Wednesday, September 28, 2016


I absolutely love, love loved getting to write the next installment of the FOREVER FINLEY series. Halloween is my favorite holiday of all time (this dates me a bit, but my favorite costume of all time was when I was Cyndi Lauper in the first grade).

"October Omen" throws a new major obstacle into the reunion of Amos and his sweetheart, Finley. It also offers up a few spine-tingling moments for Kelly, the wedding planner and dress designer we first met in "Forget February":

Forever Finley Short Story #11: Superstitions float around us constantly. We choose to believe or discount them based on where our hearts happen to be at that particular moment.

Kelly Marx, Finley’s premiere wedding planner and dress designer, is on a mission to get access to a Civil War-era shawl for Natalie, the latest bride to hire her. But Mary, the elderly owner of the shawl, isn’t the only force to come between Kelly and her goal. When the shawl goes missing, Kelly also encounters mysterious characters and a slew of bad omens—but what does it all add up to? What does it foretell? Where will Kelly’s skeptical heart lead her?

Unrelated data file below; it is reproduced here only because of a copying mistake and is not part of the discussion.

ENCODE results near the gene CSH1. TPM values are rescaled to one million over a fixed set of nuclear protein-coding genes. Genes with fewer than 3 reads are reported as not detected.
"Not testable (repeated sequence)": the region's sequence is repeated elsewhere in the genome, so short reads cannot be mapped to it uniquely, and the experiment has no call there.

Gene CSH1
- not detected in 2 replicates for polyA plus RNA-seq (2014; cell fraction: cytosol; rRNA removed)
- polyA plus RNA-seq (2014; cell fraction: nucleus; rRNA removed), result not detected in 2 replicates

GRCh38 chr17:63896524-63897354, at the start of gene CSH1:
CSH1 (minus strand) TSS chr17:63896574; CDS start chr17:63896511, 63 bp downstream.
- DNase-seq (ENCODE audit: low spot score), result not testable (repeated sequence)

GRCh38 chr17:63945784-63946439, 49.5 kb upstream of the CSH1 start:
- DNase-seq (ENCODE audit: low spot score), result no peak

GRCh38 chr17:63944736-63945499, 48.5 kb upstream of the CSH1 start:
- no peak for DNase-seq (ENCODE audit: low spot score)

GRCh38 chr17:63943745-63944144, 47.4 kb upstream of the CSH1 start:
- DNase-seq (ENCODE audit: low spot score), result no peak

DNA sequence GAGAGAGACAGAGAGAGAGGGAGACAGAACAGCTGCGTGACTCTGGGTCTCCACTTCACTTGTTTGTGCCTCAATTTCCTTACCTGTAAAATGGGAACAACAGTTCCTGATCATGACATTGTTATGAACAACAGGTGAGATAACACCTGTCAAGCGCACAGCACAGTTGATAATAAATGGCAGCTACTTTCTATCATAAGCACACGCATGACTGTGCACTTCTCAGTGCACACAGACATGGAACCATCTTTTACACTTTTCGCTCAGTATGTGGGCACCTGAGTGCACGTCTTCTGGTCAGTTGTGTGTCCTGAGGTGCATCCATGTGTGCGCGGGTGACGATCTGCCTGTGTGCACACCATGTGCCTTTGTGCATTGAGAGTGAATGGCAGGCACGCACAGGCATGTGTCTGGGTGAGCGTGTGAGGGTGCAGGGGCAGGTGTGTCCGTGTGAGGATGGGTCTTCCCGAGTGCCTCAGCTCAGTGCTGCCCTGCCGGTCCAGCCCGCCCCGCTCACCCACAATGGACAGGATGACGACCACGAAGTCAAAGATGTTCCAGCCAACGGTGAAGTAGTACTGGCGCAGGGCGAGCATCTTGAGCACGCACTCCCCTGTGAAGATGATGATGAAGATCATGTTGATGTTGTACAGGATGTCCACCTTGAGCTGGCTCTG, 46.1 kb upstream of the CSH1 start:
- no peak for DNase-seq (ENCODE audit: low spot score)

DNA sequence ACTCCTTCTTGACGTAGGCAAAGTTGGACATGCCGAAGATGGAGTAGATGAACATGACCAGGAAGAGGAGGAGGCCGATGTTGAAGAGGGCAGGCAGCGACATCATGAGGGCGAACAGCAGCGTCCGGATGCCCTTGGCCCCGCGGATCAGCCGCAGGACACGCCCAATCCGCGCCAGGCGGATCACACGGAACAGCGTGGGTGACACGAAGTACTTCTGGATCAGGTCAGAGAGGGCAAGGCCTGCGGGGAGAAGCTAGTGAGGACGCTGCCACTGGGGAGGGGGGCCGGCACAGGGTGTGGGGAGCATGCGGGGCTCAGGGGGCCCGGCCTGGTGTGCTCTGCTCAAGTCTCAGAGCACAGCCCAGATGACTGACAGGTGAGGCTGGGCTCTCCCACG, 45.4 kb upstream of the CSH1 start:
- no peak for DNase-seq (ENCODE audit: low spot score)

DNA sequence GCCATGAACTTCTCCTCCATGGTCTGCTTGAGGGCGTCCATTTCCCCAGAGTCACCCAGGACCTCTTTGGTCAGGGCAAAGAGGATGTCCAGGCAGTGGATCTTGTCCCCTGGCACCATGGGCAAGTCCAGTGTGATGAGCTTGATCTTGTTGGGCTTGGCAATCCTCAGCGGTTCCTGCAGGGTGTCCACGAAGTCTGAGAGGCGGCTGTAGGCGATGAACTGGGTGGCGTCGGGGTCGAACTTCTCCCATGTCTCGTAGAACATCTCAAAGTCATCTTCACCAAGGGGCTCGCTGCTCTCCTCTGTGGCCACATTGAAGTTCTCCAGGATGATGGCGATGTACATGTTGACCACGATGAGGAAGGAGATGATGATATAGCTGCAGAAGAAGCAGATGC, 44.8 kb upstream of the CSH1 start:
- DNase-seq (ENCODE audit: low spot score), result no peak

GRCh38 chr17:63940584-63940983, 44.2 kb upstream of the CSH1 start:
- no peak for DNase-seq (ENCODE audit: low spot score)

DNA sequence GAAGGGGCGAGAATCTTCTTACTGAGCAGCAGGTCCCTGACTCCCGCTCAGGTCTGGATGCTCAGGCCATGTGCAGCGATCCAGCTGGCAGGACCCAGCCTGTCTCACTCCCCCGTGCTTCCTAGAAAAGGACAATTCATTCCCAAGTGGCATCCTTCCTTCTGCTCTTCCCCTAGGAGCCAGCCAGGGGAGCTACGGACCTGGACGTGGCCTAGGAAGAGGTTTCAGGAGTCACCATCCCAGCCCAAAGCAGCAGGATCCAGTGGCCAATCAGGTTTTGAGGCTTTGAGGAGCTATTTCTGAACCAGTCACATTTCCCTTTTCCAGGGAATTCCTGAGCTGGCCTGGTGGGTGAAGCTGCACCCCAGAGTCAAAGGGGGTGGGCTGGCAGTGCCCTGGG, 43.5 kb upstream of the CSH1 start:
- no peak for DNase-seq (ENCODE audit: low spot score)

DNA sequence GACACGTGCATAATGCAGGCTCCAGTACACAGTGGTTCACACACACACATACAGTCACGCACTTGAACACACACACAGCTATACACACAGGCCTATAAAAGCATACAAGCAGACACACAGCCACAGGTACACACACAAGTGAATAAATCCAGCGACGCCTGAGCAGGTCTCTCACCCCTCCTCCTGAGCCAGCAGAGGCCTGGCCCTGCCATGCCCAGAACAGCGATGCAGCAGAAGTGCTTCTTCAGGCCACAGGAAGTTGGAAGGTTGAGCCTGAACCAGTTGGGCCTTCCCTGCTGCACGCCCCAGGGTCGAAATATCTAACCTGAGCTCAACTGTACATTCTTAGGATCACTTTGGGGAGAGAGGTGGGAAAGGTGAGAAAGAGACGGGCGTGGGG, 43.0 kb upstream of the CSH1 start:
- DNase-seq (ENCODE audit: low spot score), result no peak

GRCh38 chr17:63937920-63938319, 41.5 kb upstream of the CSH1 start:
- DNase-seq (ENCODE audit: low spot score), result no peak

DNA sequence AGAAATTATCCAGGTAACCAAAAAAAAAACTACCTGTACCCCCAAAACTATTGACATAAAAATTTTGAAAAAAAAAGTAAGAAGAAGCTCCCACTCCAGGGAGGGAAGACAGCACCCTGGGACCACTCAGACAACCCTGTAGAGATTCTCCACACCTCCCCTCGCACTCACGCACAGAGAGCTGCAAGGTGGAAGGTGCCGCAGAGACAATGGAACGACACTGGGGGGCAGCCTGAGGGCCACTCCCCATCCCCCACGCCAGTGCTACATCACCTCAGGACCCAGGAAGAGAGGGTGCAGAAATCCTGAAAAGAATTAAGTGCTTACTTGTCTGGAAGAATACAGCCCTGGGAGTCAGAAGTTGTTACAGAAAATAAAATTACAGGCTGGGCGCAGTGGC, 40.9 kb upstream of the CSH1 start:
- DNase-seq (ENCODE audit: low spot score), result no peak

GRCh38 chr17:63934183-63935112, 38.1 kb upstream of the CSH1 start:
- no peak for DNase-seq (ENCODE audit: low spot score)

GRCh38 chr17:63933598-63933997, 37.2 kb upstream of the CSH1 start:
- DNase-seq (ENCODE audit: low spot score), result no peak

"October Omen" is available on:

 As a bonus, you can shoot me a link to any review you post of "October Omen"--at your blog, Goodreads, Amazon, etc.--and you'll be entered to win a copy of ONE FATEFUL CHRISTMAS EVE, my soon-to-release holiday novella.You can email your links to: hollyschindlerbooks (at) gmail (dot) com.

Happy reading!

Tuesday, September 27, 2016


I'm delighted to reveal the cover for my forthcoming holiday novella ONE FATEFUL CHRISTMAS EVE:

Sign up for my newsletter at to be notified of the official release!

Thursday, September 22, 2016


SPARK features two characters who have obvious "flaws": one has a birthmark, another a stutter.